POSSIBILITY CAN Scissors can be dangerous if not used properly. (+++possible) MAY (++possible) I may go to the party. (I’m...
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Modal verbs

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Modal verbs

  1. 1. Look at the sentences Marge says
  2. 2. You must go out = OBLIGATION You should go out = ADVICE You can go out = PERMISSION
  3. 3. must, should, can... are called MODAL VERBS OR MODAL AUXILIARY VERBS
  4. 4. Modal verbs are used to express the subjective attitudes and opinions of the speaker including possibility, probability, necessity, obligation, permission, ability, and desire.
  5. 5. What are modals can could may might must shall should will would ought to
  6. 6. Some features of the modals
  7. 7. -Modal verbs are invariable: one form for all the persons. That means you mustn't add -s to the third singular person. She musts study. OR She must studies
  8. 8. -Modal verbs don't need the &quot;do support&quot; in negative and interrogative sentences. You don't should tell him. You shouldn't tell him. Do you can swim? Can you swim?
  9. 9. -Modal verbs are always followed by the base form of the verb (infinitive without TO) You must to go. You shouldn't eating so much.
  10. 10. -Modal verbs do not have either the infinitive form, the past participle, the future tense, or the -ing form
  11. 11. WARNING All these rules must be applied to modal verbs. But what about the verbs HAVE TO BE ABLE TO and NEED TO ?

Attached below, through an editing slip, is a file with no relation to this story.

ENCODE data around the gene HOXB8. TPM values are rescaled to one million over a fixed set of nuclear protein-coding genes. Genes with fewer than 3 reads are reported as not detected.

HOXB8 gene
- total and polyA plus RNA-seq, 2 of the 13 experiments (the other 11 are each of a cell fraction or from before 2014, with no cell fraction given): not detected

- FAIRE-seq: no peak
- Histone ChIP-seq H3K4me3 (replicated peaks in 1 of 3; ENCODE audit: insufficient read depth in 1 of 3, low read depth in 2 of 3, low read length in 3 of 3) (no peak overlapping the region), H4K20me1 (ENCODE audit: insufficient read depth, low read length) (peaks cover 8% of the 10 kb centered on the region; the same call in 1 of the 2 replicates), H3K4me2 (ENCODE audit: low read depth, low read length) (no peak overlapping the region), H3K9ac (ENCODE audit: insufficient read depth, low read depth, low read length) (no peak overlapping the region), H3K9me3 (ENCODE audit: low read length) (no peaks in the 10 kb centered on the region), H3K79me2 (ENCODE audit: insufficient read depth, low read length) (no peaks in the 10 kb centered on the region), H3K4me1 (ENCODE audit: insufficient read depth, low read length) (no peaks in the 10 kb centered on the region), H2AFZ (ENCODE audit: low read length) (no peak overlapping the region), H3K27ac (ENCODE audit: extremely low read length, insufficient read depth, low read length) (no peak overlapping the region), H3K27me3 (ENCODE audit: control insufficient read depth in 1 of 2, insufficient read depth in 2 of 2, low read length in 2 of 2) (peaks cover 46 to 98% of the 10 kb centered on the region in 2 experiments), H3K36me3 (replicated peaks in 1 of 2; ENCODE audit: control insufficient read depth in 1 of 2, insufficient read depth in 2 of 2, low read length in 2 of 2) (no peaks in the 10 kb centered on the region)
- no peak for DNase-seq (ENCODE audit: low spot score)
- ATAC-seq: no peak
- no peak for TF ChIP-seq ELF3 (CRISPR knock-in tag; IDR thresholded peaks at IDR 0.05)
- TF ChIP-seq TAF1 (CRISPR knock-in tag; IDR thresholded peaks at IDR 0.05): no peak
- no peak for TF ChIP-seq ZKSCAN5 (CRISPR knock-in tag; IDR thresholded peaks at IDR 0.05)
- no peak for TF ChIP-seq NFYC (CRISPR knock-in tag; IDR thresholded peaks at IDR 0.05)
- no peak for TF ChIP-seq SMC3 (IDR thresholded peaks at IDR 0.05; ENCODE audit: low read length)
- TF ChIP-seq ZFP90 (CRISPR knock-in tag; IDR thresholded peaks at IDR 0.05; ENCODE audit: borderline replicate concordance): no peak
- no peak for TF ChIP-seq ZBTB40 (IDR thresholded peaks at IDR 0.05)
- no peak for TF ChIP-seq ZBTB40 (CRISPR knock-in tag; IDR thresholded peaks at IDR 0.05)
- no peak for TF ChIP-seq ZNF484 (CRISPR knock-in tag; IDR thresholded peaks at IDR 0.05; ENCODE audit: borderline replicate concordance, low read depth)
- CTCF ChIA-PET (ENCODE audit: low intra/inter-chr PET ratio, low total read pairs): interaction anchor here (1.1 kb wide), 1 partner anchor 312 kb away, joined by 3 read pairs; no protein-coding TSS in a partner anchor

12. 12. HAVE TO and BE ABLE TO do not share all the features of the modals but they do share some of the uses: obligation= ability= HAVE TO BE ABLE TO
  13. 13. Let's see some examples... I don't have to wake up early tomorrow. It's Sunday. You will have to study hard if you want to pass the exam. She has to go now. Her mum is waiting for her. Do you have to work at the weekend?
  14. 14. NEED TO is not a modal verb since it has the same forms as the so-called full verbs (go, change, drive, drink,etc.)
  15. 15. ABILITY - CAN <ul><li>- My cousin, who is only 2 years old, can already speak. </li></ul><ul><li>Can your sister play the piano? </li></ul><ul><li>Messi can play football very well. </li></ul><ul><li>Let’s buy some Chinese food. I can’t cook very well. </li></ul>- BE ABLE TO <ul><li>My uncle, who is a chef, is able to prepare delicious dishes. </li></ul><ul><li>If you save money, you will be able to buy a new car. </li></ul>
  16. 16. ABILITY IN THE PAST COULD <ul><li>When I was four years old, I could read and write. </li></ul><ul><li>Sarah’s grandmother could sing very well. </li></ul><ul><li>My cousin couldn’t swim until last year and now she can swim better than me. </li></ul>
  17. 17. REQUEST/PERMISSION CAN <ul><li>Can you pass me the salt, please? (REQUEST) </li></ul><ul><li>Can I come in? (ASK FOR PERMISSION) </li></ul><ul><li>Ok, you can go now. (GIVE PERMISSION) </li></ul>